Although described by teachers as an “average student,” the extraordinary bravery of one Pakistani teen has led local officials to rename the high school he once attended in his honor.
Aitzaz Hassan, a ninth grader from Hangu in the country’s northwestern Khyber Pakhtunkhwa province, sacrificed himself to thwart a suicide bombing attempt that reports claim was targeting a morning assembly of approximately 450 students. The attacker, who was disguised in a school uniform, detonated his explosive vest after being tackled by Hassan near the school’s main gate.
“My son made his mother cry, but saved hundreds of mothers from crying for their children,” Mujahid Ali, Hassan’s father, told The Express Tribune.Enjoying this article? Click here to subscribe for full access. Just $5 a month.
“I had never thought that my brother would die such a great death,” added Hussan’s older brother, Mujtaba. “He sacrificed his life to save humanity.”
Using the Urdu word for martyr, Prime Minister Nawaz Sharif said that “Shaheed Aitizaz’s brave act saved the lives of hundreds of students.” Sharif recommended the 15-year-old hero for Pakistan’s highest civilian award – the Sitara-e-Shujat (Star of Bravery).
Malala Yousafzai, the schoolgirl who survived an assassination attempt by the Taliban for speaking out about equal access to education, received the same honor in 2012.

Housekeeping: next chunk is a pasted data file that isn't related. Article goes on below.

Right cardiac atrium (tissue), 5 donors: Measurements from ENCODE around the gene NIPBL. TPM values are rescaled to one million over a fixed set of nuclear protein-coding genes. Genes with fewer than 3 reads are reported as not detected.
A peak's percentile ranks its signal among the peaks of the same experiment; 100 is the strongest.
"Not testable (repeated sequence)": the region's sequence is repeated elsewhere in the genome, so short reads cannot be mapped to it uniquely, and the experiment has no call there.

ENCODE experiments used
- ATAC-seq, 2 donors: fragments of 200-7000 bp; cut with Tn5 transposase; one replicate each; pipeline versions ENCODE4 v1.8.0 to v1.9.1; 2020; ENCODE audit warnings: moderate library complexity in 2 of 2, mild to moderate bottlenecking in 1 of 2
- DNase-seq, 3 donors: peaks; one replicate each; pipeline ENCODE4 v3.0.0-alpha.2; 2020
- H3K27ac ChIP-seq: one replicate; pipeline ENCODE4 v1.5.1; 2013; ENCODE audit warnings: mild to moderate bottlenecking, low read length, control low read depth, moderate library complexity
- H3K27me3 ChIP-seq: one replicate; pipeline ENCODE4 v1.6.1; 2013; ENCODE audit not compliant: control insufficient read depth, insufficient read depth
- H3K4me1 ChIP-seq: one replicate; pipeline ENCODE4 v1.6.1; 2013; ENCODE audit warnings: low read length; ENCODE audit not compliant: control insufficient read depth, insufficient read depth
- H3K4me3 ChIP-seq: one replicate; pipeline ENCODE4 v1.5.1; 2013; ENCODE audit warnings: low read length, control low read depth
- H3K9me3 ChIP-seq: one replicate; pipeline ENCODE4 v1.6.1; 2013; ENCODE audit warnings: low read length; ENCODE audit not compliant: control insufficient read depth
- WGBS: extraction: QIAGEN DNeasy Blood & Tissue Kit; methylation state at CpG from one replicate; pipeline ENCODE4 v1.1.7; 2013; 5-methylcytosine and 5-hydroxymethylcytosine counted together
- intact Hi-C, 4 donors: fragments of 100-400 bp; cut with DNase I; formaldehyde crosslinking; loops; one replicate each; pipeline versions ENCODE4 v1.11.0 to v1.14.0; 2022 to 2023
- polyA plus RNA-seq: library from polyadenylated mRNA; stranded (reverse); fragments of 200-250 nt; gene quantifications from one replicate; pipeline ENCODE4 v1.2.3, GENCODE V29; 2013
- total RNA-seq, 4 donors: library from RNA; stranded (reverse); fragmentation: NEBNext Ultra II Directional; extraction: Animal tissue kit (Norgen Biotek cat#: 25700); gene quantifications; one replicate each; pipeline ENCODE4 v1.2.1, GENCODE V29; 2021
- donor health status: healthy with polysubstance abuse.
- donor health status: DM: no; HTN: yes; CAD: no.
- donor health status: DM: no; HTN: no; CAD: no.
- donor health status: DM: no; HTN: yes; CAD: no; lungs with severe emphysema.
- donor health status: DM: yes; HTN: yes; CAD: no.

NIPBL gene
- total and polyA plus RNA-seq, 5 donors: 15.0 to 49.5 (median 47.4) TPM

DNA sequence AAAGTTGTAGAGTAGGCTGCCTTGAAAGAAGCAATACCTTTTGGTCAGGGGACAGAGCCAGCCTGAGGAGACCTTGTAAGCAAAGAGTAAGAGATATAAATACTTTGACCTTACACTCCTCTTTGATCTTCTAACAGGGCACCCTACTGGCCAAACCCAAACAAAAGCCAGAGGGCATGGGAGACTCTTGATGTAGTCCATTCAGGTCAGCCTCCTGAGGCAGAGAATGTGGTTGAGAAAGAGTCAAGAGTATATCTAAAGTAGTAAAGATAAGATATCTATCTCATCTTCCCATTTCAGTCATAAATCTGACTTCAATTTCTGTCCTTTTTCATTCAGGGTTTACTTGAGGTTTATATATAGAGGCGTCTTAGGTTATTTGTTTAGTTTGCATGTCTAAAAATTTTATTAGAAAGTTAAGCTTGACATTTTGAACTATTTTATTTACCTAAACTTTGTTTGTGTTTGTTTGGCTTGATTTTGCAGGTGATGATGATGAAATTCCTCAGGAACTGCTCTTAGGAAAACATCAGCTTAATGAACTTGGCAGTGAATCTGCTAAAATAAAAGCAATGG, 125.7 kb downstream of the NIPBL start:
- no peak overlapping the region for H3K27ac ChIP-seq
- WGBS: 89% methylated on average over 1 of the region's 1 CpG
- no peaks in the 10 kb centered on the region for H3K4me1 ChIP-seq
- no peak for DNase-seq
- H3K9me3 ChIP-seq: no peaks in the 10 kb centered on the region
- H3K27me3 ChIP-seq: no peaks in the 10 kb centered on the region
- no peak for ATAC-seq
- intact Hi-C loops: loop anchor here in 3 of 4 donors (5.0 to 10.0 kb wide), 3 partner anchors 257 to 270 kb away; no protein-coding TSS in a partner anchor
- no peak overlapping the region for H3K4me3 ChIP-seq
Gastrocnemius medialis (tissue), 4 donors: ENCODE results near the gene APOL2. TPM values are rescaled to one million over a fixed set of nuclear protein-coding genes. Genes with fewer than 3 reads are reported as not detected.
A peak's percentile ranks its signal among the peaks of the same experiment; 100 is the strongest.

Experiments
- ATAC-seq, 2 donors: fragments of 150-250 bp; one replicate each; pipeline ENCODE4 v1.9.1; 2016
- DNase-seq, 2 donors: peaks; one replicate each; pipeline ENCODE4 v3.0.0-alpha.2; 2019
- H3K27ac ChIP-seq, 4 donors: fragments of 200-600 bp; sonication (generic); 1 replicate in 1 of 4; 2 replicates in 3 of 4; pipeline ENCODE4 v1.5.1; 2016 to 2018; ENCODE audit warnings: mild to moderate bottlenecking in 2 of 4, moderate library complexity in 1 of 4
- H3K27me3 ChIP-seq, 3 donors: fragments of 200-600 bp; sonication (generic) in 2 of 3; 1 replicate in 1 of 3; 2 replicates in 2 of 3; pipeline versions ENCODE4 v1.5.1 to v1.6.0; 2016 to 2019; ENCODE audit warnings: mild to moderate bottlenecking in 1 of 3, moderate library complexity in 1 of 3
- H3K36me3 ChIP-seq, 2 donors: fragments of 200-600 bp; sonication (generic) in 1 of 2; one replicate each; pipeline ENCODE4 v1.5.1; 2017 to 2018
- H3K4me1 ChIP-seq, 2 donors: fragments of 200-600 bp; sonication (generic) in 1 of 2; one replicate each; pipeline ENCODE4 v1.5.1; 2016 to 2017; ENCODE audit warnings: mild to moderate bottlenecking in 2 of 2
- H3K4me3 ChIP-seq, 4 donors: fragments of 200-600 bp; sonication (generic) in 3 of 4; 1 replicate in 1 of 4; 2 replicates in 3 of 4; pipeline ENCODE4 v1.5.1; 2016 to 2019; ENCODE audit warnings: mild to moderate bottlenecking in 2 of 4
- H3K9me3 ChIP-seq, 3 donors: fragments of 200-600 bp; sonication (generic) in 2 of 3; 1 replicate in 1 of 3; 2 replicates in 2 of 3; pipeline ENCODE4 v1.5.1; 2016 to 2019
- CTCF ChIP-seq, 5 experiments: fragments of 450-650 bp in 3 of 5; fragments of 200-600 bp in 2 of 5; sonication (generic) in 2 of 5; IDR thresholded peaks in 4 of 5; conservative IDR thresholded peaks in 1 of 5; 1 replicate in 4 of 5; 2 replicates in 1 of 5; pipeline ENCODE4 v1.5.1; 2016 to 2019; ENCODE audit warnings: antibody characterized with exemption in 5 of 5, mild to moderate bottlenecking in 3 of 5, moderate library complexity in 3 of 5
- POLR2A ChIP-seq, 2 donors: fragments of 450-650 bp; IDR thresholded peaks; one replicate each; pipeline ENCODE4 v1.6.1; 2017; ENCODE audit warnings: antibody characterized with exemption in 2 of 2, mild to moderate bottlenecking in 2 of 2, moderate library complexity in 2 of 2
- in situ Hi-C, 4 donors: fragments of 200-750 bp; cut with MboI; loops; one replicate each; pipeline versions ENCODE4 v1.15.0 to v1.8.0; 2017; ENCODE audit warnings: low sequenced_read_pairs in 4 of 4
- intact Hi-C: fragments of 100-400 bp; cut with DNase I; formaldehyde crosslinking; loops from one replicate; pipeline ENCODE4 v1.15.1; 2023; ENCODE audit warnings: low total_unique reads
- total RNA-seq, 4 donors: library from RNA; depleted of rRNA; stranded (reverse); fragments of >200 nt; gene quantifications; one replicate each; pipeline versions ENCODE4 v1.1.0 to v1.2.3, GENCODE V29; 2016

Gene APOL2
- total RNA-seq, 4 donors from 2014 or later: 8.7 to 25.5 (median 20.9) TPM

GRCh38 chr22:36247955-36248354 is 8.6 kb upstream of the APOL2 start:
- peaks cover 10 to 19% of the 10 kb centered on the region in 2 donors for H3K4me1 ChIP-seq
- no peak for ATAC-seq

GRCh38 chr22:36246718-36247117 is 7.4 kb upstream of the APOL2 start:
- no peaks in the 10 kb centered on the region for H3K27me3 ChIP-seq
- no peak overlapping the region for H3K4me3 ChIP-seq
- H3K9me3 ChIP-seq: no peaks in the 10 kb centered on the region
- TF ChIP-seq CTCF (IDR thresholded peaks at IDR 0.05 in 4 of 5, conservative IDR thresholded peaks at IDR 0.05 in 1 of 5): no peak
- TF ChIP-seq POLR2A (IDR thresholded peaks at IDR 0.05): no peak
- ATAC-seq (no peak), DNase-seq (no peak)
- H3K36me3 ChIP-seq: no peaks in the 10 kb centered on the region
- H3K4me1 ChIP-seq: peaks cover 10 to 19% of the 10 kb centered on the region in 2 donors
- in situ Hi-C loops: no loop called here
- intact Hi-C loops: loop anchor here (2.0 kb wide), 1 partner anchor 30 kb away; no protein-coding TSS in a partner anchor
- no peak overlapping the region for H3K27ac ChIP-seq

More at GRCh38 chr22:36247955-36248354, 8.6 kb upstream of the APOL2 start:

Amjad Afridi, a senior adviser to the Khyber Pakhtunkhwa government, told AFP that Hassan’s school would be named after him.
“We will also construct a sports stadium in Hangu and will name it after Hassan,” Afridi said, adding that the government would donate $47,000 to the teen’s bereaved parents.
Lashkar-e-Jhangvi, a terrorist organization that targets Shia Muslims, claimed responsibility for the attack. According to CNN, Hangu – which borders Pakistan’s lawless tribal areas – is a hotbed of sectarian violence. Some militant groups view Shia Muslims as heretics.
Hassan, who had arrived late to school on January 6, was barred from attending the morning assembly as punishment for his tardiness. While waiting outside of the school’s front gate, Hassan became suspicious of the bomber, who authorities claim was between 20 and 25 years old. One student allegedly spotted a detonator, leading Hassan to confront the stranger after telling his friends “I’m going to stop him.”
Both Hassan and the attacker died at the scene, but none of the school’s 2,000 students were harmed.